Does pain ever just go away?
Updated: Jun 30
Disclaimer: The opinions in this post refer to otherwise healthy bodies. I realize there are medical variables that cause muscular pain and altered movement patterns.
When it comes to movement, the human body is a workhorse and a machine. It will do almost anything we ask of it: another rep, another mile, another hour at the computer.
The human body is resilient. It will usually figure out a way to complete a task even when it lacks the strength or mobility to do it properly (i.e. safely). We can still lift and bend and run even when our joints aren’t functioning properly because our body uses compensation patterns to make up for lack of strength or mobility.
Compensation patterns can be found when a muscle or muscle group isn’t strong enough (or being innervated properly) to move a joint through its full range of motion. They can also form when the joint is restricted, regardless of muscular strength.
Compensation patterns are not sustainable. Eventually, something—usually the weakest link in the kinetic chain--starts to break down and causes pain.
Pain is our body’s warning signal that something is wrong. More accurately, pain is an indication that the body can no longer compensate. To avoid pain, our bodies will compensate again which leads to new pain somewhere else; which leads to more compensation….you get the idea.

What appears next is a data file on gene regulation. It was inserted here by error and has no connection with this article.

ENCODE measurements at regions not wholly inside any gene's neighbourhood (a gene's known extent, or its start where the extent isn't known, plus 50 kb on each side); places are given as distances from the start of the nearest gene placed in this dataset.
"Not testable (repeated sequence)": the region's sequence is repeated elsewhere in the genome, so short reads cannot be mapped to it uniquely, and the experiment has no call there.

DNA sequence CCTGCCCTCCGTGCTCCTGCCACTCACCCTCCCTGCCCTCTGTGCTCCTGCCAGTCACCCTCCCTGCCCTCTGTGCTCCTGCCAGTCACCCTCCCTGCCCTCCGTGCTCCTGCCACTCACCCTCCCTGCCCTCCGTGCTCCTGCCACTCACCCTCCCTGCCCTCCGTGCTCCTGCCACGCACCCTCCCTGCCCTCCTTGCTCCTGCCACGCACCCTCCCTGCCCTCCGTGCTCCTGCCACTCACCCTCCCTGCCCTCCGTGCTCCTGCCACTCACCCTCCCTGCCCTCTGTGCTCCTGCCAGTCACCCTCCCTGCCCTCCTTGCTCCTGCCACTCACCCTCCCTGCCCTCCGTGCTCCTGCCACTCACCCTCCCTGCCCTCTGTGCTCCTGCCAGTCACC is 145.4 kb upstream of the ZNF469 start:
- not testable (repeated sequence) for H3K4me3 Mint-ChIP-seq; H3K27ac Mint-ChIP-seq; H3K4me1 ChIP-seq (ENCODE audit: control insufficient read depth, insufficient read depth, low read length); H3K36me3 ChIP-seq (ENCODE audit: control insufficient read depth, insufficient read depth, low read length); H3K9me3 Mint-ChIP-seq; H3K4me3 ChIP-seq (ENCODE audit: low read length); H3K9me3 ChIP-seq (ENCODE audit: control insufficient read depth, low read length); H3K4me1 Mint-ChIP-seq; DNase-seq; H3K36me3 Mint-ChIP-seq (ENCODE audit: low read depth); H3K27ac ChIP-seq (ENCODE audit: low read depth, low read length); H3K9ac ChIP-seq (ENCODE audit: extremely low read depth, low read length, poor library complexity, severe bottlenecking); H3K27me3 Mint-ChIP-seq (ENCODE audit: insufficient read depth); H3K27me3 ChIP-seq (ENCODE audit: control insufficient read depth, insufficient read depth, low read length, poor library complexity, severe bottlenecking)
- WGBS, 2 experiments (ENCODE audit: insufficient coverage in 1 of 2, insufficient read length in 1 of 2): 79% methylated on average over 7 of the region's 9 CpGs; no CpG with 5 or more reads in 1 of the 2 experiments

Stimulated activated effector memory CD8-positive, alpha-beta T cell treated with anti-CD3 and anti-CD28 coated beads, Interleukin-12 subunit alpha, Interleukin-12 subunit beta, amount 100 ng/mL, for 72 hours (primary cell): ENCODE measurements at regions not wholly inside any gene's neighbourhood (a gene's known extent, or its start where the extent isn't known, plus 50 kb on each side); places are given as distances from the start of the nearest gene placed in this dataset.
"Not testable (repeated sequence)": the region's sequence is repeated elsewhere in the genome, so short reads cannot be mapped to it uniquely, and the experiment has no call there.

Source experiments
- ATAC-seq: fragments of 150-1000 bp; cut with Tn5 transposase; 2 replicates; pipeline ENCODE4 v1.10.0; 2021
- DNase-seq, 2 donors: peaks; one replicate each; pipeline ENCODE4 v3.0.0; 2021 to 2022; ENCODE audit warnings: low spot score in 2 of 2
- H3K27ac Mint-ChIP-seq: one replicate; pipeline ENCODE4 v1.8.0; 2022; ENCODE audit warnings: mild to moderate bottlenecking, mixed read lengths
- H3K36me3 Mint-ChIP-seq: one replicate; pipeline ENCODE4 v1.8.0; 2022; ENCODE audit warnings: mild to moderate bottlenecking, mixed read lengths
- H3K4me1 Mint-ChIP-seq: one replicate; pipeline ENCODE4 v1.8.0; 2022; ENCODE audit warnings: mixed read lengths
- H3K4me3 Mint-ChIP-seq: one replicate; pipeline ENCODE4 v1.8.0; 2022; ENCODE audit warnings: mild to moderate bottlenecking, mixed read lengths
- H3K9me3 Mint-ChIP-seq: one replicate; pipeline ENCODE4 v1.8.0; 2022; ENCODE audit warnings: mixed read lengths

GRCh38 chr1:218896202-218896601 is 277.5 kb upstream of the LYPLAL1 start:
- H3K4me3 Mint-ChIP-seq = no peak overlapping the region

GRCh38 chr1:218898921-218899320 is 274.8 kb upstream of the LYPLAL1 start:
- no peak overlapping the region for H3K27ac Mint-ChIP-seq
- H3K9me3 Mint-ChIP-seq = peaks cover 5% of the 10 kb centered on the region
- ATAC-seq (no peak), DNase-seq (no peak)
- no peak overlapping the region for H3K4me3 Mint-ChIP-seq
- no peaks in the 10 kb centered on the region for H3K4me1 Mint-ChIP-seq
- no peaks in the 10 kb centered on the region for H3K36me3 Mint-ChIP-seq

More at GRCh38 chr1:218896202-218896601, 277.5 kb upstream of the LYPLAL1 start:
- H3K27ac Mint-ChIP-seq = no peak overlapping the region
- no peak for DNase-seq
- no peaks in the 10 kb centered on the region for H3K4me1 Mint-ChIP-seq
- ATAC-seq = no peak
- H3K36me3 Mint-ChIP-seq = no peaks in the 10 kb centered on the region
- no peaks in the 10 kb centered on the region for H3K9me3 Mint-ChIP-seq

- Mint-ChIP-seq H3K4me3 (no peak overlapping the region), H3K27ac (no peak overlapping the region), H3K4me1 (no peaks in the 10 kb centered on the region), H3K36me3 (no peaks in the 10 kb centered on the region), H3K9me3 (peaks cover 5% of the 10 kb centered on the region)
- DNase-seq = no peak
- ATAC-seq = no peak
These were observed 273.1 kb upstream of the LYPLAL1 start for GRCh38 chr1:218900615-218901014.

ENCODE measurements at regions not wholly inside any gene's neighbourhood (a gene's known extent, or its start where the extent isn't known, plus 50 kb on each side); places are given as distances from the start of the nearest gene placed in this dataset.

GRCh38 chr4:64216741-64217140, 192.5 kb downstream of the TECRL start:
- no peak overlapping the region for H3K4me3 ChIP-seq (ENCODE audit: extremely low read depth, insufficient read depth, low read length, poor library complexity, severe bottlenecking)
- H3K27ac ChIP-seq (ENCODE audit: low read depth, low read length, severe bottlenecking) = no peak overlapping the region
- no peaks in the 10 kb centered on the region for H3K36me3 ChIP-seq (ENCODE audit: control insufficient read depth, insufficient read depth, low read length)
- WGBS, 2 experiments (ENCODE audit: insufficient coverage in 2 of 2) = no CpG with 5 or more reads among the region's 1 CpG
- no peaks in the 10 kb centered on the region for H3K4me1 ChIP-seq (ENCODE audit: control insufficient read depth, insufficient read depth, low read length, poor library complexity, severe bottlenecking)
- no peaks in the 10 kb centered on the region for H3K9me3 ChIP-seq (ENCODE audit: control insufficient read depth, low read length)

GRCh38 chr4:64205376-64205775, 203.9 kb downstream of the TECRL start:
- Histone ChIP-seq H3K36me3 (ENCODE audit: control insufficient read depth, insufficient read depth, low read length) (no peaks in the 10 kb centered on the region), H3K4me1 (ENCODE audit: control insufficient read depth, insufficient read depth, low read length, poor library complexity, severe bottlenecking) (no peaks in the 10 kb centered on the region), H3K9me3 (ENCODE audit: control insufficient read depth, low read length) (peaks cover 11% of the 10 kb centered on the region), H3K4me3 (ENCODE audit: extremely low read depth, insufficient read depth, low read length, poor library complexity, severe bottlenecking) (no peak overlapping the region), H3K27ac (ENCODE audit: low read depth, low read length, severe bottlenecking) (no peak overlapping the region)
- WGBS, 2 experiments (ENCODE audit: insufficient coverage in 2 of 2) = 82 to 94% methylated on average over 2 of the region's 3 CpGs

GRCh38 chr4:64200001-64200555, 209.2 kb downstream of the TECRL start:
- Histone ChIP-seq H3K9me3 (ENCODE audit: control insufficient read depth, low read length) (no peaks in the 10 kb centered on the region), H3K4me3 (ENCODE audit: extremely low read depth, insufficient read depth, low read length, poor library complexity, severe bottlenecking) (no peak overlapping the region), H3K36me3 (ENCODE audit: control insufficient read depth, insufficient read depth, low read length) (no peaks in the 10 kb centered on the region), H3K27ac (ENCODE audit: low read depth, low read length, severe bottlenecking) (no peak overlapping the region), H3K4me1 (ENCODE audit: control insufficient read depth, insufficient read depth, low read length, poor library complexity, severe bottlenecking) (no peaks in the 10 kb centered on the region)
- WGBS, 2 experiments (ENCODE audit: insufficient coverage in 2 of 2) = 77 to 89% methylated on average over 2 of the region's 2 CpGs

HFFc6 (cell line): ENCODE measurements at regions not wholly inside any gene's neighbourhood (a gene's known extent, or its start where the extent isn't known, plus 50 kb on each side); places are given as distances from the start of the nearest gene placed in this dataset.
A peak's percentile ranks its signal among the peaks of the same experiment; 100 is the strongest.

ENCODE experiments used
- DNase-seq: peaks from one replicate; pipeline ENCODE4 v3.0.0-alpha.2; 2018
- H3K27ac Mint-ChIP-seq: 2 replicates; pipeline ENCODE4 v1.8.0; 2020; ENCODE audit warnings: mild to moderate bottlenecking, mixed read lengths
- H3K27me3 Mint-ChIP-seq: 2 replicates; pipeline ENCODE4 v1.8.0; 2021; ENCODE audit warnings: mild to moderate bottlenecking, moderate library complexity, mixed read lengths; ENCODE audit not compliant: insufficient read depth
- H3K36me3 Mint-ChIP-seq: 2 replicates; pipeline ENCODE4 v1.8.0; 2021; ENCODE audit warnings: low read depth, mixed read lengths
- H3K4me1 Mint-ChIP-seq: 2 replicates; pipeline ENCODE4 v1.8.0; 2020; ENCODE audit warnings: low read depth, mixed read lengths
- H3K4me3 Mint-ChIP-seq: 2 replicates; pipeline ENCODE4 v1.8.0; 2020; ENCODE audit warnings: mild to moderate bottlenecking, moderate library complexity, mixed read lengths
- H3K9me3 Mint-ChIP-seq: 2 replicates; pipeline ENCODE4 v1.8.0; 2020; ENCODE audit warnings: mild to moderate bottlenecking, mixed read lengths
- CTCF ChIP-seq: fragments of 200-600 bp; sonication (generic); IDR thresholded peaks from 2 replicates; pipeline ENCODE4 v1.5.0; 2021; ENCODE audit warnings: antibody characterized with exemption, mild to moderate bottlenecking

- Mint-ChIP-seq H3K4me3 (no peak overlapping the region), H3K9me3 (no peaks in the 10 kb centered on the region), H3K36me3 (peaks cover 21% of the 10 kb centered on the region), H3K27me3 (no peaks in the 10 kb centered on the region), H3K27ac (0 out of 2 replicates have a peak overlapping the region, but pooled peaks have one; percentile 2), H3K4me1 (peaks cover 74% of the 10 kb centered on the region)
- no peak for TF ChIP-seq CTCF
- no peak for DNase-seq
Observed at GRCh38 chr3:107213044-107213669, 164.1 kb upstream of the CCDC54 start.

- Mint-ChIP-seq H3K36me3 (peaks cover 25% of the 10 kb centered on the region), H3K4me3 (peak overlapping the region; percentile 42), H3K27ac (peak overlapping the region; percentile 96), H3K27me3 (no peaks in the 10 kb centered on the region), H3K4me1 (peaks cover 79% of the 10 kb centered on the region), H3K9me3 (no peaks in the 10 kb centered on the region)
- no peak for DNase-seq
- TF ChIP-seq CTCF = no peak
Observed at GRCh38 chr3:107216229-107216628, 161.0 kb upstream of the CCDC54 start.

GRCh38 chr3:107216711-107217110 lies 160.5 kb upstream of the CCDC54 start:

If you catch yourself saying any of these phrases, your body is probably compensating:
“The pain just went away.” True, injuries need rest and recovery. But I assure you, your body compensated while you were recovering. Even after the acute pain is gone, pay attention to any new tension or soreness; it could be a compensation pattern.
“My quad/hamstring/shoulder/neck is tight no matter how much I stretch.” If a muscle group is chronically tight and tense, it is likely working overtime to compensate for another weak muscle group.
“I had my knee/shoulder/hip replaced and now the other side hurts.” Surgery and physical therapy primarily address the muscles acting on the affected joint. Most post-op rehab protocols don’t address all the compensation patterns that formed while you were limping around before surgery.
“I’m just getting old.” In my opinion, age is a factor to the extent that the older we get, the more time we’ve had to develop poor posture and compensation patterns.
“I just need a couple Advil/Tylenol.” I understand you need to get through your day, but pain is your body’s way of telling you something is wrong, Wrong, WRONG. Constantly silencing your body’s warning signals is recipe for overuse injuries like bursitis, tendinitis, sprains, strains and micro-tears.
Do you think you have compensation patterns? Book a session with me. We’ll go through a series of posture, movement and orthopedic assessments to determine ways in which your body might be compensating. The assessment is the basis for our effective, efficient massage treatment plan that addresses your whole amazing, adaptable machine…I mean body.